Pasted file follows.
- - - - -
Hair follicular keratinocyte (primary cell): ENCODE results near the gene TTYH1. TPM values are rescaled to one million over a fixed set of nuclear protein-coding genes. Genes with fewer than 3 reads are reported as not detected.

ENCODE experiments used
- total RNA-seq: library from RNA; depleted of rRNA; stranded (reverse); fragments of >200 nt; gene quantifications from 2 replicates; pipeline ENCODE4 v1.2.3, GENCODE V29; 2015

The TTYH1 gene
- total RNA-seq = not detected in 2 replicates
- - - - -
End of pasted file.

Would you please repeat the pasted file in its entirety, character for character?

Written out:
Hair follicular keratinocyte (primary cell): ENCODE results near the gene TTYH1. TPM values are rescaled to one million over a fixed set of nuclear protein-coding genes. Genes with fewer than 3 reads are reported as not detected.

ENCODE experiments used
- total RNA-seq: library from RNA; depleted of rRNA; stranded (reverse); fragments of >200 nt; gene quantifications from 2 replicates; pipeline ENCODE4 v1.2.3, GENCODE V29; 2015

The TTYH1 gene
- total RNA-seq = not detected in 2 replicates